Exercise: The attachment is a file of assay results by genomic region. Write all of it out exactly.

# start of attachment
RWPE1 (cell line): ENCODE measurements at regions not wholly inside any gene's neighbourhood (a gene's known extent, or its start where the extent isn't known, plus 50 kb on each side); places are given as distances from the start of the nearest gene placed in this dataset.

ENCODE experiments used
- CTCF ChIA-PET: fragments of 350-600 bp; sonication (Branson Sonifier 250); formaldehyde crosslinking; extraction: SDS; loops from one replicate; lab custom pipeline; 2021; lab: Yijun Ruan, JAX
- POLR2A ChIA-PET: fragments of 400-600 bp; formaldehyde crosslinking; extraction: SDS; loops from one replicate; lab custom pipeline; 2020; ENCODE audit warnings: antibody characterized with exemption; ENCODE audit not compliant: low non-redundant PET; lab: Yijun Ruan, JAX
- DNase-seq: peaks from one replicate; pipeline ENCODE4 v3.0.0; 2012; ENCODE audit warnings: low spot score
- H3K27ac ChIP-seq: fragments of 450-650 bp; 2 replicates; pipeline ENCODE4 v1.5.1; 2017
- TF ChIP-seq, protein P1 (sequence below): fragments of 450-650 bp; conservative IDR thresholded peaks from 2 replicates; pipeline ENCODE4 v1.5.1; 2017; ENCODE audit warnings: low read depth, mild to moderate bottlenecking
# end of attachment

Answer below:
RWPE1 (cell line): ENCODE measurements at regions not wholly inside any gene's neighbourhood (a gene's known extent, or its start where the extent isn't known, plus 50 kb on each side); places are given as distances from the start of the nearest gene placed in this dataset.

ENCODE experiments used
- CTCF ChIA-PET: fragments of 350-600 bp; sonication (Branson Sonifier 250); formaldehyde crosslinking; extraction: SDS; loops from one replicate; lab custom pipeline; 2021; lab: Yijun Ruan, JAX
- POLR2A ChIA-PET: fragments of 400-600 bp; formaldehyde crosslinking; extraction: SDS; loops from one replicate; lab custom pipeline; 2020; ENCODE audit warnings: antibody characterized with exemption; ENCODE audit not compliant: low non-redundant PET; lab: Yijun Ruan, JAX
- DNase-seq: peaks from one replicate; pipeline ENCODE4 v3.0.0; 2012; ENCODE audit warnings: low spot score
- H3K27ac ChIP-seq: fragments of 450-650 bp; 2 replicates; pipeline ENCODE4 v1.5.1; 2017
- TF ChIP-seq, protein P1 (sequence below): fragments of 450-650 bp; conservative IDR thresholded peaks from 2 replicates; pipeline ENCODE4 v1.5.1; 2017; ENCODE audit warnings: low read depth, mild to moderate bottlenecking